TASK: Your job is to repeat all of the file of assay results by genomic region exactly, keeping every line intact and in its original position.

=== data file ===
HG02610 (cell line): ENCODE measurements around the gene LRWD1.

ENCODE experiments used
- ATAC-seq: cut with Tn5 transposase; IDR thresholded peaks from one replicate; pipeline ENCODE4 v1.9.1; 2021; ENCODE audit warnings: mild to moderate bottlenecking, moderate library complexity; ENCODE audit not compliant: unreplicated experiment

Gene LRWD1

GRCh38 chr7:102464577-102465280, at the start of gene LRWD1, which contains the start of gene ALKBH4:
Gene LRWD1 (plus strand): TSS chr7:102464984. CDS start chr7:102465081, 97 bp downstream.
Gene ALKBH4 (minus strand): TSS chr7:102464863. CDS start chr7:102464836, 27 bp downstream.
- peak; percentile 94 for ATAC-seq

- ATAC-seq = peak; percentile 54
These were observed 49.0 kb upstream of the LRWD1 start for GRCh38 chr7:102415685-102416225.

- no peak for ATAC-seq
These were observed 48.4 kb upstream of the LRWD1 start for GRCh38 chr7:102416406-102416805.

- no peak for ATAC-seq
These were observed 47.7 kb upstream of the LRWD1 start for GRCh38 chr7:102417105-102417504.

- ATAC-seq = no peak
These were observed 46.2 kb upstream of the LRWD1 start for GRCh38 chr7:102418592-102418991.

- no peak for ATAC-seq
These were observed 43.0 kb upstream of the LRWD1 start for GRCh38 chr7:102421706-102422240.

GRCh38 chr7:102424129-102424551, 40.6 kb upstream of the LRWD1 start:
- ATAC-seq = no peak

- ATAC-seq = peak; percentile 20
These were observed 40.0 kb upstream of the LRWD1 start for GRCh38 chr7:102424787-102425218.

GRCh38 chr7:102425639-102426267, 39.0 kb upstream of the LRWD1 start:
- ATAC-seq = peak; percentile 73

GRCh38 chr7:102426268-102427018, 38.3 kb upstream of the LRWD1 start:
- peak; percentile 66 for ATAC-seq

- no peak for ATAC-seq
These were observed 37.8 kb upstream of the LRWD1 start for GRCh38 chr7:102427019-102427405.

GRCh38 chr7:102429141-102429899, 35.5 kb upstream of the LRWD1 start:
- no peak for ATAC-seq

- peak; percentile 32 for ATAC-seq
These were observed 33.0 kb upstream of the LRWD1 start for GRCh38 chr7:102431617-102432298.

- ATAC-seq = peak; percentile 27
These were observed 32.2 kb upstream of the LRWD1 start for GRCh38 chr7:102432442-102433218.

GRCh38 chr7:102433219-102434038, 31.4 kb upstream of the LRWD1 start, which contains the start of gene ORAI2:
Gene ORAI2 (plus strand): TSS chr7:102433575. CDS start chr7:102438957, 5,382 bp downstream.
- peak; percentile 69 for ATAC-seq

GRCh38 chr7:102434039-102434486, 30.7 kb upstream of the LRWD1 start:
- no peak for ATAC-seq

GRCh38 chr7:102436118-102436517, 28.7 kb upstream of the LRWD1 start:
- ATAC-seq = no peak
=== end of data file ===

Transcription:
HG02610 (cell line): ENCODE measurements around the gene LRWD1.

ENCODE experiments used
- ATAC-seq: cut with Tn5 transposase; IDR thresholded peaks from one replicate; pipeline ENCODE4 v1.9.1; 2021; ENCODE audit warnings: mild to moderate bottlenecking, moderate library complexity; ENCODE audit not compliant: unreplicated experiment

Gene LRWD1

GRCh38 chr7:102464577-102465280, at the start of gene LRWD1, which contains the start of gene ALKBH4:
Gene LRWD1 (plus strand): TSS chr7:102464984. CDS start chr7:102465081, 97 bp downstream.
Gene ALKBH4 (minus strand): TSS chr7:102464863. CDS start chr7:102464836, 27 bp downstream.
- peak; percentile 94 for ATAC-seq

- ATAC-seq = peak; percentile 54
These were observed 49.0 kb upstream of the LRWD1 start for GRCh38 chr7:102415685-102416225.

- no peak for ATAC-seq
These were observed 48.4 kb upstream of the LRWD1 start for GRCh38 chr7:102416406-102416805.

- no peak for ATAC-seq
These were observed 47.7 kb upstream of the LRWD1 start for GRCh38 chr7:102417105-102417504.

- ATAC-seq = no peak
These were observed 46.2 kb upstream of the LRWD1 start for GRCh38 chr7:102418592-102418991.

- no peak for ATAC-seq
These were observed 43.0 kb upstream of the LRWD1 start for GRCh38 chr7:102421706-102422240.

GRCh38 chr7:102424129-102424551, 40.6 kb upstream of the LRWD1 start:
- ATAC-seq = no peak

- ATAC-seq = peak; percentile 20
These were observed 40.0 kb upstream of the LRWD1 start for GRCh38 chr7:102424787-102425218.

GRCh38 chr7:102425639-102426267, 39.0 kb upstream of the LRWD1 start:
- ATAC-seq = peak; percentile 73

GRCh38 chr7:102426268-102427018, 38.3 kb upstream of the LRWD1 start:
- peak; percentile 66 for ATAC-seq

- no peak for ATAC-seq
These were observed 37.8 kb upstream of the LRWD1 start for GRCh38 chr7:102427019-102427405.

GRCh38 chr7:102429141-102429899, 35.5 kb upstream of the LRWD1 start:
- no peak for ATAC-seq

- peak; percentile 32 for ATAC-seq
These were observed 33.0 kb upstream of the LRWD1 start for GRCh38 chr7:102431617-102432298.

- ATAC-seq = peak; percentile 27
These were observed 32.2 kb upstream of the LRWD1 start for GRCh38 chr7:102432442-102433218.

GRCh38 chr7:102433219-102434038, 31.4 kb upstream of the LRWD1 start, which contains the start of gene ORAI2:
Gene ORAI2 (plus strand): TSS chr7:102433575. CDS start chr7:102438957, 5,382 bp downstream.
- peak; percentile 69 for ATAC-seq

GRCh38 chr7:102434039-102434486, 30.7 kb upstream of the LRWD1 start:
- no peak for ATAC-seq

GRCh38 chr7:102436118-102436517, 28.7 kb upstream of the LRWD1 start:
- ATAC-seq = no peak